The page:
With the curtailment of Russian gas supplies, the supply situation in the coming winter is becoming increasingly critical. Politicians’ calls to save energy are becoming more and more urgent. Now Economics Minister Robert Habeck even wants to force citizens and companies to save energy by law in an emergency.
Habeck calls on citizens to save energy
Due to the throttled gas supply via the Nord Stream 1 pipeline, a debate has broken out in politics about how to achieve further savings in gas consumption. To this end, Federal Minister of Economics Robert Habeck has repeatedly called on consumers and companies to save energy. In the meantime, the primary argument is no longer climate protection, but Germany’s energy independence from Russian energy sources.
Energy saving should be mandated by law if necessary
To this end, Habeck has already launched an energy-saving campaign and constantly emphasises that “every kilowatt hour helps in this situation”, but with the cutbacks in Russian gas supplies, the supply situation is becoming increasingly acute. As a consequence of the reduced gas supplies, the government is now also considering legal measures to save energy. “If the storage volumes do not increase, then we will have to take further measures to save, if necessary also by law,” says Habeck about the current situation.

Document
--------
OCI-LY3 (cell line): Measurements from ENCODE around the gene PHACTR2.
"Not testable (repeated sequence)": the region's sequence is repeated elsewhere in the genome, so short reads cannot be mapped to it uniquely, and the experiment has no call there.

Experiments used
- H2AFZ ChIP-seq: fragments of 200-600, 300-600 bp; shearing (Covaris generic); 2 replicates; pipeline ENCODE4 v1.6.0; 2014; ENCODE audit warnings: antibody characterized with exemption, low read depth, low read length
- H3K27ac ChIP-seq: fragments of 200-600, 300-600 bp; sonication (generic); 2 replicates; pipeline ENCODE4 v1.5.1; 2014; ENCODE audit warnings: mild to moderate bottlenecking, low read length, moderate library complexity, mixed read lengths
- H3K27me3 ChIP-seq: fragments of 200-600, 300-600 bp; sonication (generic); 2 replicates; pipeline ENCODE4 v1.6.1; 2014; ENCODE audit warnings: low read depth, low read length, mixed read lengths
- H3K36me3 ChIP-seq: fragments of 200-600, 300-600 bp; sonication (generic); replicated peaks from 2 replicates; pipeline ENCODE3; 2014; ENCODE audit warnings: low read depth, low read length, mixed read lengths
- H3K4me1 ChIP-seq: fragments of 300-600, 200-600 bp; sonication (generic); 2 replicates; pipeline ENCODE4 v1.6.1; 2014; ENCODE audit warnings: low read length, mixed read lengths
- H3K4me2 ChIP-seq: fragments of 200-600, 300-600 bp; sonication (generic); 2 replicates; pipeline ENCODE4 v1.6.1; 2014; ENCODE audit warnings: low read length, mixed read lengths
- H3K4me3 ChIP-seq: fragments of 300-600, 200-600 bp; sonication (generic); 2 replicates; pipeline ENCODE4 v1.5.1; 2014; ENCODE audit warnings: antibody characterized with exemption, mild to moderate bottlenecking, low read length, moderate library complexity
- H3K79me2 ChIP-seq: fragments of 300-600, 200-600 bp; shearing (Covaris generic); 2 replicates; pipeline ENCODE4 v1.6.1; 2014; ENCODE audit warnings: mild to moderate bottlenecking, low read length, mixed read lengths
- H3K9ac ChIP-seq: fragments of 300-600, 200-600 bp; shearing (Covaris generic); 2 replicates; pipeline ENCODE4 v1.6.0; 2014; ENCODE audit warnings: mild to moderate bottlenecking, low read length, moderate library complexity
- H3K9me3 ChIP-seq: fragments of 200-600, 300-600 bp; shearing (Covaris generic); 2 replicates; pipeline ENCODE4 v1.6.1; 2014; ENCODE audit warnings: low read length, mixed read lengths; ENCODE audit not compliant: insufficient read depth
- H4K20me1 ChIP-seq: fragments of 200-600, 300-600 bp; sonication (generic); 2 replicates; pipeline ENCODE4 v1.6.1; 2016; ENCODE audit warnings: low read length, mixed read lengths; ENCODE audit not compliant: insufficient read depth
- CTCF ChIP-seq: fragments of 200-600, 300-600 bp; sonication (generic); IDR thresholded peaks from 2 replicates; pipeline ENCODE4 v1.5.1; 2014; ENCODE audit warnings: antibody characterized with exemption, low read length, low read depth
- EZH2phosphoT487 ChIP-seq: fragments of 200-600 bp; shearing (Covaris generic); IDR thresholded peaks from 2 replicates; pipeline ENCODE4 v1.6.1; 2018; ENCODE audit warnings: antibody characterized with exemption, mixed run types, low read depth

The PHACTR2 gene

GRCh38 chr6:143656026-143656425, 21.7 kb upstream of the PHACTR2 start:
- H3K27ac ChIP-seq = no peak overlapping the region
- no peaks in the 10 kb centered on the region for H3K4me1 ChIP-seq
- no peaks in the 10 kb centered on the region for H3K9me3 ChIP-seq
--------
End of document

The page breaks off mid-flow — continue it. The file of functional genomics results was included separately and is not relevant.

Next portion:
Habeck has existing laws reviewed
However, Habeck leaves completely open what concrete regulations the ministry envisages for this. A spokesperson for the Ministry of Economics referred to various measures to switch from Russian natural gas to liquefied gas. How the ministry intends to achieve the legal requirement of a minimum gas storage level by autumn remained unanswered.
At the Ministry of Economics, officials are currently combing through the Energy Conservation Act, the Energy Conservation Ordinance and the Renewable Energies Heat Act. These laws cover the specifications for energy in buildings.
Federal Network Agency proposes to lower minimum temperature in rented flats
The head of the Federal Network Agency, Klaus Müller, has already proposed lowering the statutory minimum temperature for rented flats. “In tenancy law, there are specifications according to which the landlord must set the heating system during the heating period so that a minimum temperature of between 20 and 22 degrees Celsius is achieved. The state could temporarily lower the heating requirements for landlords,” Müller said. However, the Minister of Justice, Marco Buschmann (FDP), is responsible for tenancy law. Therefore, Habeck left open whether he would also consider Müller’s proposal.